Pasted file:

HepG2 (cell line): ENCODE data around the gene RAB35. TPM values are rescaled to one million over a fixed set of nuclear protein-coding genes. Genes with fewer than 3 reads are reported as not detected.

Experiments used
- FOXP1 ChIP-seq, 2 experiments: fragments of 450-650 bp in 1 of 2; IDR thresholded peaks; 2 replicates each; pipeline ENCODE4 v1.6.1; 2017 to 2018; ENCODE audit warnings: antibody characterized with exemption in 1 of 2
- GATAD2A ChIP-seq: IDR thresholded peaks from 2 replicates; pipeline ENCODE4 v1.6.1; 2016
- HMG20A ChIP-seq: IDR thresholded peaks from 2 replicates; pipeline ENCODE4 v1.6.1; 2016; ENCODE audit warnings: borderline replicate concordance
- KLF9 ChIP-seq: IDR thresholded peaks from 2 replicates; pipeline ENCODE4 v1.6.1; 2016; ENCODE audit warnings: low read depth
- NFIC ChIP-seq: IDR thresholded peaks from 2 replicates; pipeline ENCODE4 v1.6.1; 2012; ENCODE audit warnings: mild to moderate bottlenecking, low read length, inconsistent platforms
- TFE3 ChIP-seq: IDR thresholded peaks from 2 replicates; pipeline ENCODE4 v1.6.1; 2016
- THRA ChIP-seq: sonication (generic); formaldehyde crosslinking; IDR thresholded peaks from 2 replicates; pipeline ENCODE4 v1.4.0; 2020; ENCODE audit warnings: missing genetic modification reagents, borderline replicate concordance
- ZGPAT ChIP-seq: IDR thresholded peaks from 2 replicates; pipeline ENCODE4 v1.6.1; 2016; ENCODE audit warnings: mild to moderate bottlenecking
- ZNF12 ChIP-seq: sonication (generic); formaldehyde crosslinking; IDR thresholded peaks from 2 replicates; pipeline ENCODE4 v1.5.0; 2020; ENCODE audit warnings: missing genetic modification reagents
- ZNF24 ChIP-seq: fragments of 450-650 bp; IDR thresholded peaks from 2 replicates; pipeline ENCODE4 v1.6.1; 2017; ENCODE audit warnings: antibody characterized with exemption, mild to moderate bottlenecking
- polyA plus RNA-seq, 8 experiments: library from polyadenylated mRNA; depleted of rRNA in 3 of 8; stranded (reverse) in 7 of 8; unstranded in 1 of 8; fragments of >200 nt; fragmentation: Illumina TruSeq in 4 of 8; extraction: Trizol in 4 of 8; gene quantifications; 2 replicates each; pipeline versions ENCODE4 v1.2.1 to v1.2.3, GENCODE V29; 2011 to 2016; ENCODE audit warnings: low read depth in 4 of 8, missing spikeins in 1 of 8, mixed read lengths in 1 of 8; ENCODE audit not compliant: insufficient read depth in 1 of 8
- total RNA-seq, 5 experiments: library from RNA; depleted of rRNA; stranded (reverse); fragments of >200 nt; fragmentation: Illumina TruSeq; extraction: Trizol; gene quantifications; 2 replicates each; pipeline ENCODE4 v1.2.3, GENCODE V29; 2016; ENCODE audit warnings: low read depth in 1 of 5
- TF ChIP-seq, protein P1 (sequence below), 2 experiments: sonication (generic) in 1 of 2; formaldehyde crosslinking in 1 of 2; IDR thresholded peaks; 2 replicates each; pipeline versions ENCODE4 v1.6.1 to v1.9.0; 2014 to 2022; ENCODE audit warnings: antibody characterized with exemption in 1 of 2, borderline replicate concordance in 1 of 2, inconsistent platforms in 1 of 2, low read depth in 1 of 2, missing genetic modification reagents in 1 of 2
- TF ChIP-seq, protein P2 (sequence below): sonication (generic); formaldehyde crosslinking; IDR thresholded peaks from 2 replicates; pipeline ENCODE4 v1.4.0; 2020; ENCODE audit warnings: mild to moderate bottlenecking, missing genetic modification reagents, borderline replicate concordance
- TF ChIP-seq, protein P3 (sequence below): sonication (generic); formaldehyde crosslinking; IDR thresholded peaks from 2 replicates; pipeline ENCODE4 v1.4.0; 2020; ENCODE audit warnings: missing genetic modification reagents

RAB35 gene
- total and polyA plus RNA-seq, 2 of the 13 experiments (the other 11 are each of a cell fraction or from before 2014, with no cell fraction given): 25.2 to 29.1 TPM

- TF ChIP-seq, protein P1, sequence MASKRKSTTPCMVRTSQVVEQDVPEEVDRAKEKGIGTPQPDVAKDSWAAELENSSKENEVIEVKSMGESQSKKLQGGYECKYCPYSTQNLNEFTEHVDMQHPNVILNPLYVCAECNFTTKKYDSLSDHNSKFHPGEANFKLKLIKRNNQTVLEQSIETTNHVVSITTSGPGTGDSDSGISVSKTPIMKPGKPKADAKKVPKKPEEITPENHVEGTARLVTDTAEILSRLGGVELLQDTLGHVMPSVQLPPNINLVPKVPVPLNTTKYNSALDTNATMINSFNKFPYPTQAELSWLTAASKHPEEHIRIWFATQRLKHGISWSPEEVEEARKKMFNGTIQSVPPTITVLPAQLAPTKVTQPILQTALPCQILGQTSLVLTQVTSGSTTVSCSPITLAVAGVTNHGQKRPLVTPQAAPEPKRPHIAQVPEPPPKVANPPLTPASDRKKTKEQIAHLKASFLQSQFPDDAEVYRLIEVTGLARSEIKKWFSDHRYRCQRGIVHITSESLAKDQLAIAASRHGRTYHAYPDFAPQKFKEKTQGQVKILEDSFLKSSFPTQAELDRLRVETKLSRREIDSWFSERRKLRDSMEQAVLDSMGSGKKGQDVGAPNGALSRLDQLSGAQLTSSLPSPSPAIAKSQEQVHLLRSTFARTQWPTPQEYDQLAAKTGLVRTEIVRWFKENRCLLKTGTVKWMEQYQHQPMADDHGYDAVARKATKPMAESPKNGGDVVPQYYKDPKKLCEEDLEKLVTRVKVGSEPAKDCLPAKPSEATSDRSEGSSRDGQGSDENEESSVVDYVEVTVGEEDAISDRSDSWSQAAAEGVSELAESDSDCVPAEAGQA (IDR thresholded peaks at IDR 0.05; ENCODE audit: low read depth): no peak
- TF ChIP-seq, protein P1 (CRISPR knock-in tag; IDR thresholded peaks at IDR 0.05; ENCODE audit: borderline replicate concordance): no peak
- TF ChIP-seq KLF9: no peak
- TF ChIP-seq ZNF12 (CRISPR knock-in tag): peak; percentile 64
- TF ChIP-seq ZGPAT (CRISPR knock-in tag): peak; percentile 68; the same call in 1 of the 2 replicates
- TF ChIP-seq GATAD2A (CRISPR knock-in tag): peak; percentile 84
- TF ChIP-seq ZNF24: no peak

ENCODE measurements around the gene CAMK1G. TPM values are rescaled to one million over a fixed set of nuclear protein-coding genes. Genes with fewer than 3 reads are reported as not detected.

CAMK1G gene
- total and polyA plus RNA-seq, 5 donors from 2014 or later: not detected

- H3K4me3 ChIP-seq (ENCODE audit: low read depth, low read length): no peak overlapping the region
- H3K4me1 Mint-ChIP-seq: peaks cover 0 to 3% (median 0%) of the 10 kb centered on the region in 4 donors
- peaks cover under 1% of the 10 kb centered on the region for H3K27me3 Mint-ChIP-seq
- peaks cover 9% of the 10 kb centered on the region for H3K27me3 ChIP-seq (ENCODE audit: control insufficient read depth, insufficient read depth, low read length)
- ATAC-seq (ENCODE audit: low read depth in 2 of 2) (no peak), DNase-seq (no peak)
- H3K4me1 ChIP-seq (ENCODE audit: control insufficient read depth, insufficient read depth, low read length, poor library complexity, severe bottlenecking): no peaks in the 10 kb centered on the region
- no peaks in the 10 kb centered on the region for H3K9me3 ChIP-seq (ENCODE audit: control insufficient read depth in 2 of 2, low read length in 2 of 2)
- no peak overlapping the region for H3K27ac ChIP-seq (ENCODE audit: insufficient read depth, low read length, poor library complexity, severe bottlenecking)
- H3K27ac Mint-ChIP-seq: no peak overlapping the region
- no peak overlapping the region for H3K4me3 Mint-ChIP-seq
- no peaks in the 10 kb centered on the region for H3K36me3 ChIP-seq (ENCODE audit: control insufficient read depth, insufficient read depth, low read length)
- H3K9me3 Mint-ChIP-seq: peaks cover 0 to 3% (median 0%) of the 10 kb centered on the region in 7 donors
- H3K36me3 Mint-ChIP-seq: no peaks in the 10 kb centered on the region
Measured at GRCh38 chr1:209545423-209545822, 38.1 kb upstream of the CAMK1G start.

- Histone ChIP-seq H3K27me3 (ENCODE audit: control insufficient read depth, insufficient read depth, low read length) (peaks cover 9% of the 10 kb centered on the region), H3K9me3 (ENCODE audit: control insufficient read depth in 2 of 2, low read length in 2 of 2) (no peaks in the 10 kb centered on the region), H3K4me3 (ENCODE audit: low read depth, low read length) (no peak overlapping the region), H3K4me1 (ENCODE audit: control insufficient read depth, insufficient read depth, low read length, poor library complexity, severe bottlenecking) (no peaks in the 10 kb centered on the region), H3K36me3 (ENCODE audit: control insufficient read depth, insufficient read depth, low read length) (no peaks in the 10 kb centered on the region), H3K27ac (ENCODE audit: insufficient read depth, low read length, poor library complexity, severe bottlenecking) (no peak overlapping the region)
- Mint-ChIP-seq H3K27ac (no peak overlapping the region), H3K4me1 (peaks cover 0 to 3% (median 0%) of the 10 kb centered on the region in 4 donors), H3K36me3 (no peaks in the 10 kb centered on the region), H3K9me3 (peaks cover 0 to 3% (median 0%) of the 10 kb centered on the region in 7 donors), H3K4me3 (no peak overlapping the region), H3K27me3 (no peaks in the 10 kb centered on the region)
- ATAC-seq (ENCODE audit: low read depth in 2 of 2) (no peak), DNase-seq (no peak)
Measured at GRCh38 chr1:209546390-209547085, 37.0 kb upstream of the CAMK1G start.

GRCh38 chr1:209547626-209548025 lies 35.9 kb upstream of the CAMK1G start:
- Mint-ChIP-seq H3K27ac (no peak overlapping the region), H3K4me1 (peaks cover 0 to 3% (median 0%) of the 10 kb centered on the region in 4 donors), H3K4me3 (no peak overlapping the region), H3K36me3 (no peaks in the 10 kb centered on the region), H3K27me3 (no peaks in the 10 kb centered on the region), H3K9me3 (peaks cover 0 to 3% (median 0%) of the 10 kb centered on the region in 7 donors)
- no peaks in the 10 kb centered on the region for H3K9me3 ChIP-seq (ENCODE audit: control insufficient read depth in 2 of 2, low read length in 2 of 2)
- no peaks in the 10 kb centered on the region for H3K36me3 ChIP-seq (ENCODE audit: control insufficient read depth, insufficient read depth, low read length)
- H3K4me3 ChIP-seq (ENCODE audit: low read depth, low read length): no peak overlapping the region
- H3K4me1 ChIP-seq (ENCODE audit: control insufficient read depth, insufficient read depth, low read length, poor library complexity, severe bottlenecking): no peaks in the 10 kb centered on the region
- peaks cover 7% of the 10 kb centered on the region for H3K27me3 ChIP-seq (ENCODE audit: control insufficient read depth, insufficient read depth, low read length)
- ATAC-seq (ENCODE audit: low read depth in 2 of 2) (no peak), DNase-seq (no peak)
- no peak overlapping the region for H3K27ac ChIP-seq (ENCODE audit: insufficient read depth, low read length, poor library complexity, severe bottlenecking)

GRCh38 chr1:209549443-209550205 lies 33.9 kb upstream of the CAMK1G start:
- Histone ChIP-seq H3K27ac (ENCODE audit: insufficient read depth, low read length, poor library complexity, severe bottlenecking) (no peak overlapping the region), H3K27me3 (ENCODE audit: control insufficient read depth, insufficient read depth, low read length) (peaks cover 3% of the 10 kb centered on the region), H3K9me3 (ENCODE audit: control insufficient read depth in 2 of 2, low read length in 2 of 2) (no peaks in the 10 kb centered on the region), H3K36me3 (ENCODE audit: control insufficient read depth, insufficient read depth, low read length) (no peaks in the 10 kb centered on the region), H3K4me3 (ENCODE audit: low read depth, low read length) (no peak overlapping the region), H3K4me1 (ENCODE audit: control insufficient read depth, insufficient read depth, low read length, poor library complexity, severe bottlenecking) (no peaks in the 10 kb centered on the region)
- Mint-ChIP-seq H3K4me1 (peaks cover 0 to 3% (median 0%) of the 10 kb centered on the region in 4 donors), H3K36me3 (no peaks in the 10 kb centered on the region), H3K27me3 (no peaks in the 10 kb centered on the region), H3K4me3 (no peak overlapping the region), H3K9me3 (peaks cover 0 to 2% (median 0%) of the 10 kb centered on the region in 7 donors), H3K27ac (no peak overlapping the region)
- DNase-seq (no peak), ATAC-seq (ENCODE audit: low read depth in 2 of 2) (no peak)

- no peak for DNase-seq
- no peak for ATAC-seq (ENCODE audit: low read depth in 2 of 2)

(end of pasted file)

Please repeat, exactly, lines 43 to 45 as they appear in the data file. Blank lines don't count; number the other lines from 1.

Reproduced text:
Measured at GRCh38 chr1:209545423-209545822, 38.1 kb upstream of the CAMK1G start.

- Histone ChIP-seq H3K27me3 (ENCODE audit: control insufficient read depth, insufficient read depth, low read length) (peaks cover 9% of the 10 kb centered on the region), H3K9me3 (ENCODE audit: control insufficient read depth in 2 of 2, low read length in 2 of 2) (no peaks in the 10 kb centered on the region), H3K4me3 (ENCODE audit: low read depth, low read length) (no peak overlapping the region), H3K4me1 (ENCODE audit: control insufficient read depth, insufficient read depth, low read length, poor library complexity, severe bottlenecking) (no peaks in the 10 kb centered on the region), H3K36me3 (ENCODE audit: control insufficient read depth, insufficient read depth, low read length) (no peaks in the 10 kb centered on the region), H3K27ac (ENCODE audit: insufficient read depth, low read length, poor library complexity, severe bottlenecking) (no peak overlapping the region)
- Mint-ChIP-seq H3K27ac (no peak overlapping the region), H3K4me1 (peaks cover 0 to 3% (median 0%) of the 10 kb centered on the region in 4 donors), H3K36me3 (no peaks in the 10 kb centered on the region), H3K9me3 (peaks cover 0 to 3% (median 0%) of the 10 kb centered on the region in 7 donors), H3K4me3 (no peak overlapping the region), H3K27me3 (no peaks in the 10 kb centered on the region)